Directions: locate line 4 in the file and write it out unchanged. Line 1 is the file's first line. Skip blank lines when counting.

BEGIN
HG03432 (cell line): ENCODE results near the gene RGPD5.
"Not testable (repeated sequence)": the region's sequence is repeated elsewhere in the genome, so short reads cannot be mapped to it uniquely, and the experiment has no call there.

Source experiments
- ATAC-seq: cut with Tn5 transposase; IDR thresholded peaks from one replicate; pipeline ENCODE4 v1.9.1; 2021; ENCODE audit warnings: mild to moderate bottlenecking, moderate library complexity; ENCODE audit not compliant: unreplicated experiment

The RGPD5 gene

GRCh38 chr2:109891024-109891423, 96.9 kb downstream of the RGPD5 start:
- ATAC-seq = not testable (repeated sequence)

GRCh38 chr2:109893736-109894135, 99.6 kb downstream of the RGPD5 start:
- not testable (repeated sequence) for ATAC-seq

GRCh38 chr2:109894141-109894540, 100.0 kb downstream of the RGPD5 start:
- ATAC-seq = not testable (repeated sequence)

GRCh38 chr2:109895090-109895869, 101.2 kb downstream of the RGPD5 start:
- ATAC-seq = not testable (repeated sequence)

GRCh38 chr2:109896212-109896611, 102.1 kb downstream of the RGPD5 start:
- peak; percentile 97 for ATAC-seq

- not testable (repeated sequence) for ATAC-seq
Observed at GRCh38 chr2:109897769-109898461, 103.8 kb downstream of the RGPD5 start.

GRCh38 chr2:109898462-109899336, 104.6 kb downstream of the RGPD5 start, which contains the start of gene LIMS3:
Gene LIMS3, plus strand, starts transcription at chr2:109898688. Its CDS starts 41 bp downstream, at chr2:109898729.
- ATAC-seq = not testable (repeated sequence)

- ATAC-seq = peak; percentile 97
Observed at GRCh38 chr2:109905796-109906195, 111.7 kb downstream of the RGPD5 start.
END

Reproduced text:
- ATAC-seq: cut with Tn5 transposase; IDR thresholded peaks from one replicate; pipeline ENCODE4 v1.9.1; 2021; ENCODE audit warnings: mild to moderate bottlenecking, moderate library complexity; ENCODE audit not compliant: unreplicated experiment